Why you must appear for a personal interview
In general, any person seeking a nonimmigrant visa (NIV) must apply in person and be interviewed by a consular officer. The consular officer will determine your eligibility for a visa by reference to your personal interview and other relevant documentation.
The interview also provides you with the chance to present oral or written evidence to establish your eligibility. Though all persons must appear in person to attend an interview the requirement may be waived for persons who fall into any of the following categories:
Waiver for persons below 14 years of age and over 79 years of age.
You may not attend a personal interview if you are under the age of 14 years or more than 79 years of age. However this age classification will not automatically entitle you to an interview waiver. You may attend an interview if the consular officer requires you to provide additional information regarding your eligibility for the visa or if they have concerns that you are from a high-threat or high-fraud area. You may also be randomly selected for an interview in line with consulate procedures.
Waiver for Diplomats and other officials
Generally diplomats and other officials are not required to attend a personal interview. However the consular officer has discretion to call a diplomat or other official to attend an interview if they seek additional clarification on their application for the visa class or have any doubts on the veracity of the application.
Waiver on the basis of national interest or unusual circumstances
You may not attend an interview if the consular officer or other official finds that it is necessary in the national interest to waive your attendance for a personal interview or finds that because of unusual or emergent circumstances national security concerns do not require that you attend an interview. This is rarely exercised and may apply in very limited circumstances.
Waiver for visa renewal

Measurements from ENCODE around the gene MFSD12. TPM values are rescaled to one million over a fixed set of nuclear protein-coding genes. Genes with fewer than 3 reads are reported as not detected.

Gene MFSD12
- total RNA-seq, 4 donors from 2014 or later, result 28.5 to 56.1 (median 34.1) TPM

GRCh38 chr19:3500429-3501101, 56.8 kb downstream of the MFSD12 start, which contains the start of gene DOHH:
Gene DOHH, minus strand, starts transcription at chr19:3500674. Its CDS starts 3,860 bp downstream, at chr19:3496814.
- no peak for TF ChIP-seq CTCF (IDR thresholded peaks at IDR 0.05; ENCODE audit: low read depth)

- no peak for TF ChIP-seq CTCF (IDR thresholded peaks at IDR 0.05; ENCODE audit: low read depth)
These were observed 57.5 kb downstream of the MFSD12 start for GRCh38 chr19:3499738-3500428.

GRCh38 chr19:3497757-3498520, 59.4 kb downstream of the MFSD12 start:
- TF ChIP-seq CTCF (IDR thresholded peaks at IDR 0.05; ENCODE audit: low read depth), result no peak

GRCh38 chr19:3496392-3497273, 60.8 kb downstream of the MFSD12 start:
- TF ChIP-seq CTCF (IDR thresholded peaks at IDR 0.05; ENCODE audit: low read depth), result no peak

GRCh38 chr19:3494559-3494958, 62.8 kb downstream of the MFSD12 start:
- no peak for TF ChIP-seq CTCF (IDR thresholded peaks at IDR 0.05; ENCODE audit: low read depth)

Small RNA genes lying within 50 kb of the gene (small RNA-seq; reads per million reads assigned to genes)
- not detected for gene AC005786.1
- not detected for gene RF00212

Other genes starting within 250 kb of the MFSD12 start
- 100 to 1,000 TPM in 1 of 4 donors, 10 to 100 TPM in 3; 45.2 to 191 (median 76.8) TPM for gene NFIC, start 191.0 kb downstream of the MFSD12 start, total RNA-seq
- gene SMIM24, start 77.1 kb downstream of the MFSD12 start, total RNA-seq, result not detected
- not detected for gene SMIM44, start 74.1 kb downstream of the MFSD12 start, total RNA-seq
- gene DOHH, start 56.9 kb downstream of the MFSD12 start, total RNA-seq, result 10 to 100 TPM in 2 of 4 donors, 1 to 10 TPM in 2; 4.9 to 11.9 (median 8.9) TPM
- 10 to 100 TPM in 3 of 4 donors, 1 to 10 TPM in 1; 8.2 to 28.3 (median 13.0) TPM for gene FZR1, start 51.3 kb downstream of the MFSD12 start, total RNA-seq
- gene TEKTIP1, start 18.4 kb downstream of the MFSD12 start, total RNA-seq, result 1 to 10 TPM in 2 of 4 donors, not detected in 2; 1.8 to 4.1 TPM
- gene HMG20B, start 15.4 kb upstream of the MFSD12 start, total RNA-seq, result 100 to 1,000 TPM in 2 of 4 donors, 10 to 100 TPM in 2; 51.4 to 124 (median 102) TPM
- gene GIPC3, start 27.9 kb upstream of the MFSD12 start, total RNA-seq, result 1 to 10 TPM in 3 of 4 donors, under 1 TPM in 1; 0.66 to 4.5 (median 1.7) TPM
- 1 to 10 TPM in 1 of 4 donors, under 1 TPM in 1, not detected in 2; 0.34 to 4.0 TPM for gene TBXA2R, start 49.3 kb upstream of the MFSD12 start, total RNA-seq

You may not attend a personal interview if you make an application to renew a visa which is still valid or expired less than 12 months ago or expired over 12 to 48 months ago. If your visa is still valid or expired less than 12 months ago, you may apply to renew any NIV. If your visa expired more than 12 to 48 months ago, you may only apply to renew some NIVs including B and F visas.
You may not attend an interview if you are applying for the same visa class as your previous visa, and are applying from your consular district or place of residence and have been subjected to all appropriate biometric visa requirements. For example, you may not be required to attend a personal interview if you were previously issued a B visa which is still valid or has expired for not more than 48 months and you are applying for the same B visa. The situation will be different if you previously applied for a B visa but now seek an F visa to study in the U.S. In such a situation you will not be applying for the same visa class and will therefore be required to attend a personal interview.
Notwithstanding the issues discussed, you may still be required to attend a personal interview even if you fall within any of the categories of persons discussed.
If your attendance for a personal interview is waived you may still be subjected to appropriate biometric visa requirements. In addition, your attendance for a personal interview will not be waived if you have ever been previously refused a visa, or if the consular officer randomly selects you for an interview in accordance with consulate procedures. This will also be the case if the consular officer finds that you have previously failed to comply with any U.S. immigration law or if they determine for any other reason that your attendance for a personal interview is necessary to establish your eligibility for a visa.
In general you must attend a personal interview to determine your eligibility for a visa. This may be waived if any of the conditions discussed above applies to you. In most cases they may not apply to you. Thus save in very limited circumstances you will be required to attend a visa interview for any nonimmigrant visa. Therefore if someone approached you that they are making an application for a U.S. visa involving a so called government delegation or ministry and that you will be issued a visa without attending a personal interview, you may refute them by reference to this article.
Emmanuel Opoku Acheampong
Disclaimer: This article only provides general information and guidance on US immigration law. The specific facts that apply to your matter may make the outcome different than would be anticipated by you. The writer will not accept any liability for any claims or inconvenience as a result of the use of this information.
The writer is an immigration law advisor and a practicing law attorney in Ghana. He advises on U.S., UK, and Schengen immigration law. He works part-time as a consultant for Acheampong & Associates Ltd, an immigration law firm in Accra. He may be contacted on [email protected] .